www.MountainRunner.us

Matt Armstrong's blog on public diplomacy, international journalism, and the struggle against propaganda

The Smith-Mundt Act: A legislative history from 1953 by Burton Paulu

Updated February 19, 2015. Originally published December 24, 2008.

This 1953 Journalism Quarterly article by Burton Paulu entitled “Smith-Mundt Act- A legislative history” (3.7mb PDF) is a good read for anyone interested in the subject of public diplomacy, including exchanges of all kinds and international media, and the Smith-Mundt Act. It is an interesting contemporary overview of the debates over ‘public diplomacy’ immediately prior to the establishment of the United States Information Agency. The support from State for these activities had waned considerably and several former supporters of empowering State with these tools were beginning to reconsider whether the Department was capable of effectively running these programs. The debates Mr. Paulu describes have a striking resemblance to modern discussions, particularly those between 9/11 and 2010.

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Russia’s War on Information

Read my December 15, 2014 article at War on the Rocks

Russian President Vladimir Putin has nearly completed his purge of independent news media in Russia.  “This is not just a war of information,” says one keen analyst at Radio Free Europe/Radio Liberty.  “It is a war on information.”

The best counter to propaganda is truth and transparency, not more propaganda. Honest, unbiased facts coupled with unimpeded discussion by an informed citizenry is the most powerful weapon against the Kremlin’s disinformation that drains the future from Russia’s people and threatens Russia’s neighbors.

This is not about Russia Today. This is about Russia’s tomorrow.

Read the whole article at War on the Rocks.

Wilson + State = CPI

Robert Lansing

U.S. public diplomacy has a surprising history, as a recent blog post and interview noted. That brief discussion, however, gave the expected superficial treatment that left out key details such as a deeply entrenched cultural resistance and the influence of highly filtered information flows.

The story of Mrs. Vira Whitehouse, referred to in the recent blog post, is a useful case study to discuss some ‘surprises’ that break with conventional wisdom about the Creel Committee, formally known as the Committee for Public Information, the State Department, the beginning of the United States Information Service, and U.S. Government-sponsored exchanges.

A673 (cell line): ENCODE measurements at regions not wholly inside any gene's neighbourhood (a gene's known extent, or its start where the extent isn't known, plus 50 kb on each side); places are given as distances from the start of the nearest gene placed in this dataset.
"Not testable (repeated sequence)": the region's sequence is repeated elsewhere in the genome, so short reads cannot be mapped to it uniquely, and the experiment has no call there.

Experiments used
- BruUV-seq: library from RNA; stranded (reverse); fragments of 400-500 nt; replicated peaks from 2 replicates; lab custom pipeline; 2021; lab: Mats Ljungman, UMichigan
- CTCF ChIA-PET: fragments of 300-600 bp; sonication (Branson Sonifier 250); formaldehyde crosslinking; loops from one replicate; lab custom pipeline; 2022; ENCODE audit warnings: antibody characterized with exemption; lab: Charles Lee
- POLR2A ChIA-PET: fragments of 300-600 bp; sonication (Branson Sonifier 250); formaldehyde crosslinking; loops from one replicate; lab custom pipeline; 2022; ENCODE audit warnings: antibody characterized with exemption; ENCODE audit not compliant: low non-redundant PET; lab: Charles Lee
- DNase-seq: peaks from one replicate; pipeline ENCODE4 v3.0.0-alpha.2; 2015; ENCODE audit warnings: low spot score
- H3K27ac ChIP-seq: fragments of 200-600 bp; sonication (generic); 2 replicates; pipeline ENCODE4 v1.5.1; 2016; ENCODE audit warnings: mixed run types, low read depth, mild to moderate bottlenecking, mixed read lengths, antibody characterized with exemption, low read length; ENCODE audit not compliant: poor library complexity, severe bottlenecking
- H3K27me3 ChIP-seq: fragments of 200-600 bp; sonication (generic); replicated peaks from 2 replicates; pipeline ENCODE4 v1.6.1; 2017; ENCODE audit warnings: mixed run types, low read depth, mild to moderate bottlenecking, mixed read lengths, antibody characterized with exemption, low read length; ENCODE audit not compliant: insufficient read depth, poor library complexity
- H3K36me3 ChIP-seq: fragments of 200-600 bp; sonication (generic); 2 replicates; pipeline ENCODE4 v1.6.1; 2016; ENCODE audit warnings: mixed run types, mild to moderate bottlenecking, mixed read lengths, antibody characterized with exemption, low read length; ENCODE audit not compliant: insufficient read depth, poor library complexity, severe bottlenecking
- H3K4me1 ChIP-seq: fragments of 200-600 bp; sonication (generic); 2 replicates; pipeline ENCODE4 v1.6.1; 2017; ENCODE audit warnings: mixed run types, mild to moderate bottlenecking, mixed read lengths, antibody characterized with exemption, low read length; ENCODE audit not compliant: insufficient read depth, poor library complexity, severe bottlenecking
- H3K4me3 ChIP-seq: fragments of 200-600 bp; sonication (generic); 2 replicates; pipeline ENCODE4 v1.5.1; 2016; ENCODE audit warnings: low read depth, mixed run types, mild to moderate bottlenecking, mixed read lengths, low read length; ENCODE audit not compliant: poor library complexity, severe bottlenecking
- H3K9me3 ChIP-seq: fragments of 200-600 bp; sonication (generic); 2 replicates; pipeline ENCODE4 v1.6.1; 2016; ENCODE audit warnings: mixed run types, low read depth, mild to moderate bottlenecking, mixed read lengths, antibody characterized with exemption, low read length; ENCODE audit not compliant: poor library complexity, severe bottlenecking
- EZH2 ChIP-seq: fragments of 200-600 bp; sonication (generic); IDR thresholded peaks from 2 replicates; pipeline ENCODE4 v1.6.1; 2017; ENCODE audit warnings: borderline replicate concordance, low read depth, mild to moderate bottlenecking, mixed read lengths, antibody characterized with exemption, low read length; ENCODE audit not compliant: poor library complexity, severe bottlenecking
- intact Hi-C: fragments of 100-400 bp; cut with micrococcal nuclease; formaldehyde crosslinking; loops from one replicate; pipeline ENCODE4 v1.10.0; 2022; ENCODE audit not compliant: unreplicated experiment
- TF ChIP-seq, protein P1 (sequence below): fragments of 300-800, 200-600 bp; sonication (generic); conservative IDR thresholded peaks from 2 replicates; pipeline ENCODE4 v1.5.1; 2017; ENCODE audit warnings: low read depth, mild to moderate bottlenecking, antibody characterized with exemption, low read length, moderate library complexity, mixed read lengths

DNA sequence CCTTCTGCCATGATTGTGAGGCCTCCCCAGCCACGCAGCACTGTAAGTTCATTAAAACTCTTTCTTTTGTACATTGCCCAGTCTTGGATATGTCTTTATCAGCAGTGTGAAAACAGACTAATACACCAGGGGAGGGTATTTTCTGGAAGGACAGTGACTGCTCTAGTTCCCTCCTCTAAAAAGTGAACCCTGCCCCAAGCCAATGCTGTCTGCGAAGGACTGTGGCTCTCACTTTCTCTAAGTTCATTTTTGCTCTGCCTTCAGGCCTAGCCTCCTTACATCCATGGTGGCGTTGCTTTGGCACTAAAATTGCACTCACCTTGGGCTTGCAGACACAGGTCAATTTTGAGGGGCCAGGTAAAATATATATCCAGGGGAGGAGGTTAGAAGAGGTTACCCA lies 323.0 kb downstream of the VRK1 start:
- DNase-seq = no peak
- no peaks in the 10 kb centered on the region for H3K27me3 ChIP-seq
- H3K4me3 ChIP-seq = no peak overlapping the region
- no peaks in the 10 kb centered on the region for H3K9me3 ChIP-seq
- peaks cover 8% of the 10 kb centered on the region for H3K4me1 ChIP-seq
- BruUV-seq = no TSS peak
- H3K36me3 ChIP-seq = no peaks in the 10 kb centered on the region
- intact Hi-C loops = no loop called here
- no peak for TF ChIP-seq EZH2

Below is an abridged and modified excerpt from my book (a work long in progress but nearing completion). I am sharing it here partly in response to the recent discussion, partly to frame an anniversary discussion on public diplomacy (more on that later), and to invite comments. Footnotes and citations have been removed; passages have been altered for brevity or removed and saved for the book.

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Kennan’s Draft on Information Policy on Relations with Russia

George Kennan:

“It is a pity that our press plays up our diplomatic relations like a ball game, stressing victories and defeats. Good diplomacy results in satisfaction for both sides as far as possible; if one side really feels defeated, they try to make up for it later, and thus relations deteriorate. In general the daily press and commentators dramatize short-term conflicts at the expense of long-term prospects for achieving a stable balance.”

From ‘Draft on Information Policy on Relations with Russia’ by George Kennan, July 22, 1946.

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The basic right upon which freedom rests

Archibald MacLeish:

The right to a free press — the right of the people to read and to hear and therefore to think as they please — is, I deeply believe, the basic right upon which freedom rests. Freedom of exchange of information between the peoples of the world is the extension into international relations of the basic democratic right of freedom of the press. Belief in the freedom of exchange of information rests upon the conviction that if the peoples of the world know the facts about each other, peace will be maintained, since peace is the common hope and the common cause of the people everywhere.